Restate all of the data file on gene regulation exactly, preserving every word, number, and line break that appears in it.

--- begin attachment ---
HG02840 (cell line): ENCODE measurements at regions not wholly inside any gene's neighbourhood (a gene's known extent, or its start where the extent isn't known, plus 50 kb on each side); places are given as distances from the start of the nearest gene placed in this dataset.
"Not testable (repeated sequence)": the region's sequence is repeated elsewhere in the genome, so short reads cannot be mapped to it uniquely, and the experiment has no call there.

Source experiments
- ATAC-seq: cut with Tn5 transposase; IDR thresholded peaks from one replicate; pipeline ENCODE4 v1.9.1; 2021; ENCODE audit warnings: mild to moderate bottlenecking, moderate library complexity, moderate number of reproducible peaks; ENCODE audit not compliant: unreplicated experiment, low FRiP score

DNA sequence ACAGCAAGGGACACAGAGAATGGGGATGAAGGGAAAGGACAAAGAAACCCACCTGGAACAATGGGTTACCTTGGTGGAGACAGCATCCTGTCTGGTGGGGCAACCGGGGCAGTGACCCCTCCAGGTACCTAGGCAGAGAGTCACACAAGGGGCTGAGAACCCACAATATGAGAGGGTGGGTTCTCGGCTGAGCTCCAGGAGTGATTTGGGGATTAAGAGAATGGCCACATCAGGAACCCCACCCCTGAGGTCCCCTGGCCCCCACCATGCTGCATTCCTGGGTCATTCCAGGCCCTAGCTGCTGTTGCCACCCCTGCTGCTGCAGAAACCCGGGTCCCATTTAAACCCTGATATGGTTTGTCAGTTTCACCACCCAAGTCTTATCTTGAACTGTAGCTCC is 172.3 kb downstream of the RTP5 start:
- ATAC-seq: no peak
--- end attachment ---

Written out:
HG02840 (cell line): ENCODE measurements at regions not wholly inside any gene's neighbourhood (a gene's known extent, or its start where the extent isn't known, plus 50 kb on each side); places are given as distances from the start of the nearest gene placed in this dataset.
"Not testable (repeated sequence)": the region's sequence is repeated elsewhere in the genome, so short reads cannot be mapped to it uniquely, and the experiment has no call there.

Source experiments
- ATAC-seq: cut with Tn5 transposase; IDR thresholded peaks from one replicate; pipeline ENCODE4 v1.9.1; 2021; ENCODE audit warnings: mild to moderate bottlenecking, moderate library complexity, moderate number of reproducible peaks; ENCODE audit not compliant: unreplicated experiment, low FRiP score

DNA sequence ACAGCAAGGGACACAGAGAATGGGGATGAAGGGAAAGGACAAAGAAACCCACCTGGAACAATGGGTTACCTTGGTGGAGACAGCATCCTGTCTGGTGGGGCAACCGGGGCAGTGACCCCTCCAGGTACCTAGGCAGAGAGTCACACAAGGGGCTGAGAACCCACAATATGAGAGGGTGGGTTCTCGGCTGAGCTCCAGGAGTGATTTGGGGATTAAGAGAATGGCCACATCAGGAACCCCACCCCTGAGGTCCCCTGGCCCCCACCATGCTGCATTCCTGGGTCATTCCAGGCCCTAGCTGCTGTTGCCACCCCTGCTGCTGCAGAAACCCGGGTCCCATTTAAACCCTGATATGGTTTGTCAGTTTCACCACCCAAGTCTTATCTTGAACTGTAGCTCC is 172.3 kb downstream of the RTP5 start:
- ATAC-seq: no peak